BWW Review: ANNIE at Shea's Buffalo Theatre
BROADWAY'S ANNIE HITS THE BUFFALO STAGE
The iconic 1977 Charles Strouse musical ANNIE opened last night at Shea's Buffalo to a large, appreciative audience. After the most recent Broadway revival that failed mostly due to a poor heavy handed directorial concept, Annie's original lyricist, Martin Charnin, chose to direct his version of this new National tour.
This now Broadway classic has been taken from the comic strips to the stage, the large screen, a television rendition, a failed sequel (ANNIE 2: MISS HANNIGAN'S REVENGE), a Madison Square Garden Production and 2 Broadway revivals. Audiences young and old can't seem to get enough of that little redheaded orphan and hit songs by Charles Strouse like "Tomorrow," "Maybe" and "It's A Hard Knock Life."
Casting of the title role can be difficult, but Issie Swickle certainly possesses a knock out voice and had no problem winning the audience over as the abandoned orphan with a bit of a hard edge. Unfortunately, Charnin's direction did little to help Miss Swickle develop more than a stand and belt attitude about the role. Her innate charm needed development, through no fault of this young talented actress. Herein lies the major problem with this revival. Although Mr Charnin directed the original Broadway production starring Andrea McArdle, this time around his direction seemed uninspired , with his directorial choices leaving the evening feeling somewhat flat, as if each character's next action was by rote, without intent.The childrens ensemble lacked individuality, although it is plainly written into Thomas Meehan's script. In his attempt to soften up the effects of the latest revival, all Charnin seems to have achieved is complacency.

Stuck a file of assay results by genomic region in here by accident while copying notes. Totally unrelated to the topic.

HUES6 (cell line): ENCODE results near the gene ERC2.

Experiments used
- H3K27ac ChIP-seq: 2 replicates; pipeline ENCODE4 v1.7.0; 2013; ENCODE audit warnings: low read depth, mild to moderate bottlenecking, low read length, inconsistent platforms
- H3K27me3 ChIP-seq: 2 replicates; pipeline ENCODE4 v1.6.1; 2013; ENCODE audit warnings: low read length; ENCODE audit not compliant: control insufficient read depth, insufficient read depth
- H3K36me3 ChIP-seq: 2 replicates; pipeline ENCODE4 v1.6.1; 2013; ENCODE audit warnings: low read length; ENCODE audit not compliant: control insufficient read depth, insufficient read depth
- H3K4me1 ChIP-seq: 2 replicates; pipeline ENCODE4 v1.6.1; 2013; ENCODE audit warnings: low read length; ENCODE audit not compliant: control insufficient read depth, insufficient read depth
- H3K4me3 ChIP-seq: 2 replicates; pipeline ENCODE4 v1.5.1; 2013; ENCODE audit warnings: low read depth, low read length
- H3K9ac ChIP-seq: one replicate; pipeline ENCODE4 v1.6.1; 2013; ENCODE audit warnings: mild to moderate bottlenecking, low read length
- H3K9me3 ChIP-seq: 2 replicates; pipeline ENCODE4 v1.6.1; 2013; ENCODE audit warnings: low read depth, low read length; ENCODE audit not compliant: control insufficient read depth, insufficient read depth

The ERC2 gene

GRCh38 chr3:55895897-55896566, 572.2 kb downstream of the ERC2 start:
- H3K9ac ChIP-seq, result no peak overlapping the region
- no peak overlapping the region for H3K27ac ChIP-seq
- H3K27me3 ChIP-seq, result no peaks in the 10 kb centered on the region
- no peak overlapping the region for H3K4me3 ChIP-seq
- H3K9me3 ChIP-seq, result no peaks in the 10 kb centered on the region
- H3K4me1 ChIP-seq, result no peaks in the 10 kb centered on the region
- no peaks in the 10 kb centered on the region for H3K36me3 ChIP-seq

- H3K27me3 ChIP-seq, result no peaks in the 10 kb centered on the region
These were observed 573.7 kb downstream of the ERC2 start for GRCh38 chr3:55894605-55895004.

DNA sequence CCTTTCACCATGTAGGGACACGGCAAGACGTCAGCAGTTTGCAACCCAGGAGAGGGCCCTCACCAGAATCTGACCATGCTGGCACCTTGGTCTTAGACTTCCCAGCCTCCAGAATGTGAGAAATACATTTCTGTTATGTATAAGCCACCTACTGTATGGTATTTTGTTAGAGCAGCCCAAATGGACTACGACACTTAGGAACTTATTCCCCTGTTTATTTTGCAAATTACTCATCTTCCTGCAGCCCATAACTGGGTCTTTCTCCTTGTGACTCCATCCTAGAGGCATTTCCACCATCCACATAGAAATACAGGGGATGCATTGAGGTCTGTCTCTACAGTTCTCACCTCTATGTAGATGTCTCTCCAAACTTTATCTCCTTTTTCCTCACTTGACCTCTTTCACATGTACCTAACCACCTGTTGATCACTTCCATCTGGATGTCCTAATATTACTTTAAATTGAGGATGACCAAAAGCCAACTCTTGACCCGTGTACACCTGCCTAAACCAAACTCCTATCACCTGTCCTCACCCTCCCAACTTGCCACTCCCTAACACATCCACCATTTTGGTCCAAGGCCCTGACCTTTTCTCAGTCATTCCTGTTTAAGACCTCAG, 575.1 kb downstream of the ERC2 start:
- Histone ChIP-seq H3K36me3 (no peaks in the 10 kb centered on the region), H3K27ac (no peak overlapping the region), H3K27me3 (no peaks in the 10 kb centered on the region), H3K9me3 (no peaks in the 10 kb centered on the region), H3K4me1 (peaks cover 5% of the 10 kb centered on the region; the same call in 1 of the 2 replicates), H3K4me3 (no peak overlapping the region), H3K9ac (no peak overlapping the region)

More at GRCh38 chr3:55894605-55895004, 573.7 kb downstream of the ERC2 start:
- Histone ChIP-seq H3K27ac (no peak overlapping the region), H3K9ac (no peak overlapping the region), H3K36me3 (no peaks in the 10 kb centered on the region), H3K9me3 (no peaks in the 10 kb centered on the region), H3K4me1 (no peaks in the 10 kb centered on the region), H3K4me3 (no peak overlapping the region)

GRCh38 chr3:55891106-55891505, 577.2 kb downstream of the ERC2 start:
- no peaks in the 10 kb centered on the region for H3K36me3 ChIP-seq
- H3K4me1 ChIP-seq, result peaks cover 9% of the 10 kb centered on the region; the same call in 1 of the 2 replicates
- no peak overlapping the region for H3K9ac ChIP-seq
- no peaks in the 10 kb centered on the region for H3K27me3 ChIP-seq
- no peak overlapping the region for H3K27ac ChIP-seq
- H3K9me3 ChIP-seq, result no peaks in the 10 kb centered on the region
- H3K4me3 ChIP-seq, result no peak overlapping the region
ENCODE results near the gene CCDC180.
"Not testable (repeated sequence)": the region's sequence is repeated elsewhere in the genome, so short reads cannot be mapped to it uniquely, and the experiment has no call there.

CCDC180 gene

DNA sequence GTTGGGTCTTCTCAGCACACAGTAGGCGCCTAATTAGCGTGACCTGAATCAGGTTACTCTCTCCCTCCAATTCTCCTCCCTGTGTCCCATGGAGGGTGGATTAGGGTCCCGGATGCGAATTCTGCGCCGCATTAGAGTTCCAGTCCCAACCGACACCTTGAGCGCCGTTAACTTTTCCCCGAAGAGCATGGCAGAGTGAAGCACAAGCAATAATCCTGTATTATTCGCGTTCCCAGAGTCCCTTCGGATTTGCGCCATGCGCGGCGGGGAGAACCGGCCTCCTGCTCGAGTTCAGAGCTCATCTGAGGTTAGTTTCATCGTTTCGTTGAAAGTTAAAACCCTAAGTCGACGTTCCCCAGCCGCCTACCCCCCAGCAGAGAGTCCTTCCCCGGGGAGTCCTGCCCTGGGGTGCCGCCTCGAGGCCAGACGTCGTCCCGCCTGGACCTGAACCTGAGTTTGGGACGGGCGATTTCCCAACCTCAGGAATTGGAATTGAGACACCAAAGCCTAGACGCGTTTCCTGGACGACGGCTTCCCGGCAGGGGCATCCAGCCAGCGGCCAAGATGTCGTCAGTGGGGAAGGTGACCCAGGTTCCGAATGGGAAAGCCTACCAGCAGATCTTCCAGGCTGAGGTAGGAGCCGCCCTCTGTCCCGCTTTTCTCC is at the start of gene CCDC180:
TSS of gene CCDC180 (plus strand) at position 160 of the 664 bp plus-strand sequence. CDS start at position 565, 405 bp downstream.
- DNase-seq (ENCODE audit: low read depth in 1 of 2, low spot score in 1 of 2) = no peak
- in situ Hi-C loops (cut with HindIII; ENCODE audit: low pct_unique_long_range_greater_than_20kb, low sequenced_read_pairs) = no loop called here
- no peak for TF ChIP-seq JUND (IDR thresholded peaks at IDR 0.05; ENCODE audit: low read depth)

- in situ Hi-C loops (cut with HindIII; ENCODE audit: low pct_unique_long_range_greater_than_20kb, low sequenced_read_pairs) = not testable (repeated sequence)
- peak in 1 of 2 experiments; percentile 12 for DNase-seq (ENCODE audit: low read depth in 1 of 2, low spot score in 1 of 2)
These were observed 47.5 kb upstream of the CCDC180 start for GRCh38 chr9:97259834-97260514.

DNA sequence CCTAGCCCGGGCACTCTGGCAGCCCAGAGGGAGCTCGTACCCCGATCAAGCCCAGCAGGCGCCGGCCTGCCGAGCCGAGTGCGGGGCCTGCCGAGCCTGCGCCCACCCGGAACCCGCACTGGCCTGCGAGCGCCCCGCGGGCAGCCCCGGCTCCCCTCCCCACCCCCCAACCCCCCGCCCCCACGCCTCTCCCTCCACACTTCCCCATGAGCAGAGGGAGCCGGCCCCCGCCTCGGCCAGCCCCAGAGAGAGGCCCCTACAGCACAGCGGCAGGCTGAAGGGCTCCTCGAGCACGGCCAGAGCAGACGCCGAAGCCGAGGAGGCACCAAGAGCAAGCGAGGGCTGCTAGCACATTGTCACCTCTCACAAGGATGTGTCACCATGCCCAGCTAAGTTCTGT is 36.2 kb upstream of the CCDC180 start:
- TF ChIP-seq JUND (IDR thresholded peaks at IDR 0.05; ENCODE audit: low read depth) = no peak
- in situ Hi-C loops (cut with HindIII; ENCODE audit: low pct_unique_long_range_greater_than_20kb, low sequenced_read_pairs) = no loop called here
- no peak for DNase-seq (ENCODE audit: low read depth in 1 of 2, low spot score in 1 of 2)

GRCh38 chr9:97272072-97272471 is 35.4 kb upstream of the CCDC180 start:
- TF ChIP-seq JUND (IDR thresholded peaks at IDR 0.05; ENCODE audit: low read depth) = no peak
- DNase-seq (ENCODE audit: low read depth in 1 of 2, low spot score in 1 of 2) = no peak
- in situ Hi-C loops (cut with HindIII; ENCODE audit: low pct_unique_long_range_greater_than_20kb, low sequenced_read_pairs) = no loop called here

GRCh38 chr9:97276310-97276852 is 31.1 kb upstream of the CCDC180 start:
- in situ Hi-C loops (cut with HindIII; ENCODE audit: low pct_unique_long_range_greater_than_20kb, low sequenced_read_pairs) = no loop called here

Luckily, the talented adults fared much better. Lynn Andrews, as the evil Orphange mum Miss Hannigan, was hilarious in her dead pan deliveries, suprisingly agile, limber dancing, and most importantly her strong voice. The orphans were appropriately intimidated by her physical presence, but found enough in her persona to make fun of. Her show stopper "Little Girls" allowed her to shine, incorporating multiple voices and exaggerated body gestures. Billionaire Oliver Warbucks (played by Gilgamesh Taggett) was the blustery business man who becomes enchanted with the young orphan who comes to visit for Christmas. Mr. Taggett has a large, round voice that dealt well with his challenging Act II ballad, "Something was Missing." Ashley Edler was charming as Warbucks' assistant, Grace Farrell. Her pleasing singing voice, coupled with her nurturing presence, were a nice foil to the ogre of Miss Hannigan.
The secondary roles of Miss Hannigan's brother, Rooster ( Garrett Deagon) and his girlfriend Lily St. Regis (Lucy Werner) were best in their scenes trying to convince Warbucks that they were Annie's long lost parents. Their number with Hannigan, "Easy Street," had iconic choreography in the original 1977 production by Peter Gennaro. In this revival, his daughter Liza Gennaro incorporated some of the original dance movements into the show stopping number. At other times, the dancing was quite rudimentary, and it seemed like the dancing ensemble could have dealt with much more than they were required to do. The large production number "N.Y.C" never truly built to a true New York frenzy, but instead just petered out.
Kudos to Jeffrey B. Duncan as FDR. His droll delivery coupled with his attempt at leading his staff in a reprise of "Tomorrow" in the Oval Office was genuinely funny and had much of the audience laughing out loud for it's awkwardness.
The many set pieces, designed by Beowulf Boritt, were complemented by ornately painted classic theatre backdrops. This old fashioned form of scenery worked beautifully, in great part to lovely lighting design by TONY Award winner Ken Billington. The detailed costumes by Suzy Benzinger often took inspiration from the originals by Theoni V. Aldredge.
The National Tour of ANNIE plays at Shea's Buffalo Theatre, December 8-13, 2015.
Performances are Tuesday through Thursday at 7:30 PM, Friday at 8:00 PM, Saturday at 2:00 PM and 8:00 PM, and Sunday at 2:00 pm and 7:00 PM.
All production photos by Joan Marcus